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In mid July, a spacecraft ferried 16 different materials to the International Space Station so scientists, including those at Kirtland Air Force Base, could study how they would respond to the harsh space environment.
The team of researchers included members from the Air Force Research Laboratory Space Vehicles Directorate, which is based at Kirtland. The experiment marks the first time scientists will receive periodic feedback to see how the objects are responding to space, where they face multiple types of radiation, atomic oxygen and other challenges.
“The overall mission objective is to expose materials to the space environment and see how they react,” said Ryan Hoffmann, the mission manager.
Hoffmann runs the AFRL’s Spacecraft Charging and Instrument Calibration Lab at Kirtland, which uses vacuum chambers to test materials for use in space. He said the ongoing project allows scientists to test the validity of the vacuum chambers.
Scientists from Georgia Tech Research Institute, NASA and DuPont de Nemours, Inc., are also part of the team.
On July 16, a SpaceX Cargo Dragon spacecraft hauled a box of materials about the size of a small table to the International Space Station for the experiment.
Hoffman said the 16 materials run the gamut. There’s a new type of polyimide film, which is used as a thermal blanket to protect a spacecraft. And there’s a high-tech carbon fiber that’s been used in mountain bikes that will be tested to see if it has promise to be used in a spacecraft. It’s a good candidate because it’s lightweight, he said.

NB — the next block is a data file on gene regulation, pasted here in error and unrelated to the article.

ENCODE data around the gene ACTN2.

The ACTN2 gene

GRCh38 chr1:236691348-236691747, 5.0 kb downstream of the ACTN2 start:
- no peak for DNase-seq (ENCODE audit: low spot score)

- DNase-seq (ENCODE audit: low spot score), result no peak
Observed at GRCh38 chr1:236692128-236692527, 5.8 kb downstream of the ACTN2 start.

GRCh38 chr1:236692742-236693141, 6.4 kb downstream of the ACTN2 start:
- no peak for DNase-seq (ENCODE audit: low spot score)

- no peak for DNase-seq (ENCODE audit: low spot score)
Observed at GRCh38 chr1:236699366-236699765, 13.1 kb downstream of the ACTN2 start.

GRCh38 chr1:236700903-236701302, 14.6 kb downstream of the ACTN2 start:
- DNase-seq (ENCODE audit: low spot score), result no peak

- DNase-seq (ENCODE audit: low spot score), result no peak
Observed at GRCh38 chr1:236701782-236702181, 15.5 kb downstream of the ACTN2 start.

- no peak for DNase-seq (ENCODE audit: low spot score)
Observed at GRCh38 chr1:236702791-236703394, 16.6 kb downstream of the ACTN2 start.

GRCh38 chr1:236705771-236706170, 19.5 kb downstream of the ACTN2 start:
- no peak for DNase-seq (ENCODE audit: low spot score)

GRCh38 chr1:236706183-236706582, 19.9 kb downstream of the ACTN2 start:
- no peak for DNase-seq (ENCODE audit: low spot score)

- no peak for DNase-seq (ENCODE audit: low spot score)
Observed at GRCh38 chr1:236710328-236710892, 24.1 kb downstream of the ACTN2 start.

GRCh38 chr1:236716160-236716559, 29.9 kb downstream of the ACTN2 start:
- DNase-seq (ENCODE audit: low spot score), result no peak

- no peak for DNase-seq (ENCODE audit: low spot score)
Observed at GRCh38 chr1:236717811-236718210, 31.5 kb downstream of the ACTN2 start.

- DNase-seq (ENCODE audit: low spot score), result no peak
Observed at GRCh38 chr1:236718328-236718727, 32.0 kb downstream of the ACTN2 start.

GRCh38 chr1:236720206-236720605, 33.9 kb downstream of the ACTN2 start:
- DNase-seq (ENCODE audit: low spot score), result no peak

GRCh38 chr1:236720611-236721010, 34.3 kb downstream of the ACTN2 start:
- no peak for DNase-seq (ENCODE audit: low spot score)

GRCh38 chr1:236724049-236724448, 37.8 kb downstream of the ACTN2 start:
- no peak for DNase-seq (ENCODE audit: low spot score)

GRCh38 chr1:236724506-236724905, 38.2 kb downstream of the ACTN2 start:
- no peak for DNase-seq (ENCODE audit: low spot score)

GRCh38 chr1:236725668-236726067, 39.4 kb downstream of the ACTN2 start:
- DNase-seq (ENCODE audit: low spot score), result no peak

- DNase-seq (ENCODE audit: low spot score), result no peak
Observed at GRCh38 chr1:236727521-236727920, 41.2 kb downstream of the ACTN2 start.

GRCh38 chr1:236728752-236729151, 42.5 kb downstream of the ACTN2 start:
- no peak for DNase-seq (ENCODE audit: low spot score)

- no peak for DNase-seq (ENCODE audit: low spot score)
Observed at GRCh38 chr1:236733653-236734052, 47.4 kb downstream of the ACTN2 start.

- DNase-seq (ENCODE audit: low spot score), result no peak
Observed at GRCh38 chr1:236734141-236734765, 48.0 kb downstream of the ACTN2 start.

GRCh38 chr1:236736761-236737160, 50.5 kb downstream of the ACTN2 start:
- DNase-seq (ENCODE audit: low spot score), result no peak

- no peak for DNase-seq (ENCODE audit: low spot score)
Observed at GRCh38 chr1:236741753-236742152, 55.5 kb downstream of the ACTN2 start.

“Over the past 50 years, we took a lot of risks early in the space development. We flew a bunch of materials that we didn’t really know how they would react, we found which ones worked. And then we sort of stuck with those materials,” Hoffmann said. “That works as long as you’re OK just using heritage materials, and not really pushing the pace of spacecraft development.”
Dr. Elena Plis, a senior research engineer at the Electro-Optical Systems Laboratory/Georgia Tech Research Institute who is part of the research project, said the materials on the space station for the experiment could be used in the future for aerospace, avionics and other spacecraft applications.
The box of materials was placed on the outside of the space station by a robot. It will remain there for about six months before it’s hauled back down to earth for more analysis.
While NASA has for years tested different materials in space, Hoffman said this project marks an advancement because the materials can be regularly monitored to see how they are changing. In prior missions, the materials were only analyzed before and after spending time in space.
“You want to understand how it’s going to change over time and what capabilities are possible,” Hoffmann said.